For the hands-on assignments we will use the R statistical language http://cran.r-project.org/. We also recommend that you use the open source version of R-Studio http://www.rstudio.com/ as your development environment.

In order to use R, you must have access to a computer where you can install software. If you do not have such a computer, please see me immediately so we can make alternative arrangements.

You should bring your computer to class. We will help you install and con_gure the software in the _rst class.

4.3 Final Exam

The subject matters covered and the exact dates will be discussed in class.

5 Class Contents

1. Introduction to data mining and business analytics (a) Data Analytics Thinking

(b) From Big Data 1.0 to Big Data 2.0 (c) From Business Problems to Data Mining (d) Supervised Vs. Unsupervised Data Analysis (e) The Process of Data Mining

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(a) Finding informative attributes (b) Tree induction

(c) Probability estimation 3. Model _t and model over_t

(a) Finding \optimal" model parameters based on data (b) Choosing the goal for data mining

(c) Objective functions (d) Loss functions

(e) Generalization

(f) Fitting and over_tting (g) Complexity control

4. Model quality and performance evaluation (a) Evaluating classi_ers

(b) Expected value as key evaluation framework

(c) Visualizing model performance (ROC, Lift curve, Cumulative response, Pro_t curve)

5. Introduction to the paradigm of causal inference (a) Limits of data mining

(b) Correlation versus causation

(c) Treatment, control, outcomes and randomized experiments (d) Power and sample size

6. Randomized experiments in the wild

(a) Several case discussions (Microsoft, Goodle, Bing, Facebook, Our own work, etc.)

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6 Class Schedule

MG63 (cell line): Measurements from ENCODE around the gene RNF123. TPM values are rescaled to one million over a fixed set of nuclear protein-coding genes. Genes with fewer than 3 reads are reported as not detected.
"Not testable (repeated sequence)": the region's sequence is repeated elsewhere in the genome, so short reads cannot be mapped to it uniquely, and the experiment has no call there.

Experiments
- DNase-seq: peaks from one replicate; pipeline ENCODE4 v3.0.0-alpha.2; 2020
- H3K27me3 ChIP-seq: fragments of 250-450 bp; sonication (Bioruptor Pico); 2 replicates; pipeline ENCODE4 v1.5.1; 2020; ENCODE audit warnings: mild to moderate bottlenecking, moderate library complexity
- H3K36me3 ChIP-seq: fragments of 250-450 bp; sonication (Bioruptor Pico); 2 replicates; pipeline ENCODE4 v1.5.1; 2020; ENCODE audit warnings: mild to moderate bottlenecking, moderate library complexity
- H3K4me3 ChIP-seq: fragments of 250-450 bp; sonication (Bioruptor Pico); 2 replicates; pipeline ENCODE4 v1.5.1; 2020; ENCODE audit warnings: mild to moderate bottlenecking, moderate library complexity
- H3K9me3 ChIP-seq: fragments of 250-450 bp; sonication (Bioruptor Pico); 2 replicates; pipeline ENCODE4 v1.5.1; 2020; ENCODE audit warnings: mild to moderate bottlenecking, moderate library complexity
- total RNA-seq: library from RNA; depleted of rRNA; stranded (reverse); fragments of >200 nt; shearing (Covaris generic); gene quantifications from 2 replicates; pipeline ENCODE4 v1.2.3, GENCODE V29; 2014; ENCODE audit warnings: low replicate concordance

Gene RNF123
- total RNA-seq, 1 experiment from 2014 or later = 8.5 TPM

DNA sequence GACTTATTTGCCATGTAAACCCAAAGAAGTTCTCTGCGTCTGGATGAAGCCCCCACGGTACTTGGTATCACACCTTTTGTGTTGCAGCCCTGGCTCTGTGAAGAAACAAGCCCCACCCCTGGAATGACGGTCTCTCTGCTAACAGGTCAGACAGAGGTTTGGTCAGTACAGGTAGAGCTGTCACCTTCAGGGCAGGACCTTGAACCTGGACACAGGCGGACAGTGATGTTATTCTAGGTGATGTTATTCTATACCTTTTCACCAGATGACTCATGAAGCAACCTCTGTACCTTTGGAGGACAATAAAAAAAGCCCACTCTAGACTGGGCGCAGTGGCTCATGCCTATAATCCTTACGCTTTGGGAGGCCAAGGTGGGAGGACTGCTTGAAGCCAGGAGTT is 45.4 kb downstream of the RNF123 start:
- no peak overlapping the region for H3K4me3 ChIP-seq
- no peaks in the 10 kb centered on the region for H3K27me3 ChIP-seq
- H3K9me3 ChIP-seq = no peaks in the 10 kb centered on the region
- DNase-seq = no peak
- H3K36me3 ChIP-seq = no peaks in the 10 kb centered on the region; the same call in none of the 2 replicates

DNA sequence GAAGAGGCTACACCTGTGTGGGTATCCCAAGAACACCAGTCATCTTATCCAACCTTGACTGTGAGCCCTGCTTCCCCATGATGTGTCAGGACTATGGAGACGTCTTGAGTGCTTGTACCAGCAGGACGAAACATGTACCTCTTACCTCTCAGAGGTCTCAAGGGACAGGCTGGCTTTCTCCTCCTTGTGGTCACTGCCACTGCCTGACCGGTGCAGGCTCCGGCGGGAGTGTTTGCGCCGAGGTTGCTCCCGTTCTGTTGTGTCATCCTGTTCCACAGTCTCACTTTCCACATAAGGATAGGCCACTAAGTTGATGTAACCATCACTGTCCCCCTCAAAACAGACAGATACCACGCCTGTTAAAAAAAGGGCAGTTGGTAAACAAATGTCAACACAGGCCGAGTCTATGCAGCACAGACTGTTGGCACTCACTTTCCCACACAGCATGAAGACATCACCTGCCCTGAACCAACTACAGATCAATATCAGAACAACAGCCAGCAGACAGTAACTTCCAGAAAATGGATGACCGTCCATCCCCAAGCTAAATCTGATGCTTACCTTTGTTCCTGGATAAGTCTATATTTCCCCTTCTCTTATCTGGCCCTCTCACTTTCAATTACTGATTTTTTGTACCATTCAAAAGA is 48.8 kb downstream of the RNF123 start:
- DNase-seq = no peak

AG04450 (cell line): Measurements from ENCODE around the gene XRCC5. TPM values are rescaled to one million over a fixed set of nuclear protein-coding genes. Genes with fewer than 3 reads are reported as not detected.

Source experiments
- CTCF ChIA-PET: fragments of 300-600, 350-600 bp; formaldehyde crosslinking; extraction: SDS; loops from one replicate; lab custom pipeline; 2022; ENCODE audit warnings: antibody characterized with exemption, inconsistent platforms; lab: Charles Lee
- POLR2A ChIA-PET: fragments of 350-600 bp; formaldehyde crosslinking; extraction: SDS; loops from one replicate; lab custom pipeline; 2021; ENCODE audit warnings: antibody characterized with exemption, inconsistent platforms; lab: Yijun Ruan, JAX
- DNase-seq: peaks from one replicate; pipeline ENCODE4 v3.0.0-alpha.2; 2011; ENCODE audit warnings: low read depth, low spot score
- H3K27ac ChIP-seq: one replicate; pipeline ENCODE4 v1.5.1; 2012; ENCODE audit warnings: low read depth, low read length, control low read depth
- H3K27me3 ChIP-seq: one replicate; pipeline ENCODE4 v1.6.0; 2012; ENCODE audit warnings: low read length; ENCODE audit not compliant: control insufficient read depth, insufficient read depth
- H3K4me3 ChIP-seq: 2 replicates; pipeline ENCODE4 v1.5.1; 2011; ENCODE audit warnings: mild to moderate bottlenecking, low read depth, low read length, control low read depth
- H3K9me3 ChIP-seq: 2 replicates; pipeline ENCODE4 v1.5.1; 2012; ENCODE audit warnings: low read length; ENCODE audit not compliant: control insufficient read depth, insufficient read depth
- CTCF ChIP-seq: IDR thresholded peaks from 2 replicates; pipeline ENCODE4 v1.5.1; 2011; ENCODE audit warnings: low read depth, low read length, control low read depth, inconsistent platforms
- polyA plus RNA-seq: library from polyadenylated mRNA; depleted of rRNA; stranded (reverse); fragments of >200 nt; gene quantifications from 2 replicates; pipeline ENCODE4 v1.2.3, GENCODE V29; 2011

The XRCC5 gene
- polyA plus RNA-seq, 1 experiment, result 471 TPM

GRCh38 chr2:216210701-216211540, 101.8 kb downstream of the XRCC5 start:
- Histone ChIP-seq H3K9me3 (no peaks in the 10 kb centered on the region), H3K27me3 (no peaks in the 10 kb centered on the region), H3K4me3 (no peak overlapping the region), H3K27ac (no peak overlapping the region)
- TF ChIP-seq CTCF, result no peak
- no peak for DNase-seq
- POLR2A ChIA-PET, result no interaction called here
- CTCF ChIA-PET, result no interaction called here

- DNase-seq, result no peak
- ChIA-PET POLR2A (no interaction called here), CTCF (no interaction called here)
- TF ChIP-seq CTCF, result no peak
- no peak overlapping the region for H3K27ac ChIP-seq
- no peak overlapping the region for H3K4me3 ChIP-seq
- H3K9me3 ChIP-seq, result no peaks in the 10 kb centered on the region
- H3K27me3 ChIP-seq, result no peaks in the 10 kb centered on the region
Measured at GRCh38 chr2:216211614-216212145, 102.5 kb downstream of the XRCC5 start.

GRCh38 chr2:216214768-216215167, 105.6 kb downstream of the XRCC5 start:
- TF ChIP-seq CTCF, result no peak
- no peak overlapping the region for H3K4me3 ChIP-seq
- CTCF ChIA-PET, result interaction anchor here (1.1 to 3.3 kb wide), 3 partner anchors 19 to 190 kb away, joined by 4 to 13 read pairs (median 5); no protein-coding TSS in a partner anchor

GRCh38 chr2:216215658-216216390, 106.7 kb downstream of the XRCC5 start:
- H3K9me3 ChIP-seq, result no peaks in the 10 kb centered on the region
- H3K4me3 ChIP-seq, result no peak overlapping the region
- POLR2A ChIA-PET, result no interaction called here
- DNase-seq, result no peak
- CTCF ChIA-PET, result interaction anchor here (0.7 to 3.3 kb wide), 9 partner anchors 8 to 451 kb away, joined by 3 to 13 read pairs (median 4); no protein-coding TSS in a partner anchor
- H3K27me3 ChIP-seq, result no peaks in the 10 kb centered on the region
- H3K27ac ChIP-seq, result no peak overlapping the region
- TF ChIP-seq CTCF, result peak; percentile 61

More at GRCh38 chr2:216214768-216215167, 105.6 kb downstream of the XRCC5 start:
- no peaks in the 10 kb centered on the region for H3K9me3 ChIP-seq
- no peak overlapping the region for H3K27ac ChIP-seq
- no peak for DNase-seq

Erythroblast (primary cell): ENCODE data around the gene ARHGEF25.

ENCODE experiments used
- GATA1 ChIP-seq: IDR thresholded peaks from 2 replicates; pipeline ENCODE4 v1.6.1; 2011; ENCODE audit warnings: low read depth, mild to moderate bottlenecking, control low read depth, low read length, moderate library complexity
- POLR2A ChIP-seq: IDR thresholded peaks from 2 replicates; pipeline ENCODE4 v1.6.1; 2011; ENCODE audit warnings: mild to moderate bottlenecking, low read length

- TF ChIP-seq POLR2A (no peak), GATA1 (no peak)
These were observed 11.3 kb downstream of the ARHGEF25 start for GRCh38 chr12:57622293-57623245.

Class Num-ber

Instructor Topics Readings Deliverables

1 MGM Introduction to data mining and business analytics

Chp 1, 2 Info Sheet (in class) 2 MGM Introduction to predictive modeling Chp 3 Homework 1 due 3 MGM Model _t and model over_t Chp 4, 5 Homework 2 due 4 MGM Model quality and performance

evaluation

Chp 7, 8 Homework 3 due 5 PF Introduction to the paradigm of

causal inference

Notes Homework 4 due 6 PF Randomized Experiments in the

wild

Notes

7 Instructor Bios

Miguel Godinho de Matos (MGM) is visiting assistant professor of Information Systems and Management at Cato_lica Lisbon School of Business and Economics. He is also a vis-iting scholar at the Heinz College from Carnegie Mellon University. He received a Ph.D. in Telecommunications Policy and Management and a M.Sc. in Engineering and Public Policy from Carnegie Mellon University. Miguel's research interests focus on the analysis of social networks and peer in

uence on consumer behavior and the impact of digitization on consumer search and choice. Miguel has published his work in top journals and top peer-reviewed research conferences such as Management Information Systems Quarterly, the International Conference of Information Systems, IEEE Conference on Social Computing and the Economics of Digitization Seminar Series of the National Bureau of Economic Re-search.

Pedro Ferreira(PF) is an assistant professor of Information Systems and Management at the Heinz College, Carnegie Mellon University. He received a Ph.D. in Telecommunica-tions Policy from CMU and a M.Sc. in Electrical Engineering and Computer Science from MIT. Pedro's research interests lie in two major domains: identifying causal eects in dense network settings, with direct application to understanding the future of the digital media industry, and the evolving role of technology in the economics of education. Currently, he is working on a series of large scale randomized experiments in network settings looking at identifying the role of peer in

uence in the consumption of media. Pedro has published in top journals and top peer-reviewed research conferences such as Management Science, Man-agement Information Systems Quarterly and the IEEE Conference on Social Computing.

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8 O_ce Hours

Miguel Godinho de Matos' o_ces hours will be detailed in the _rst lecture of the course. Pedro Ferreira will be on campus only for the last sessions of the course. He will not have o_ce hours. Pedro will be available to meet by appointment during his stay at Cat_olica Lisbon School of Business and Economics. Details will be provided in class.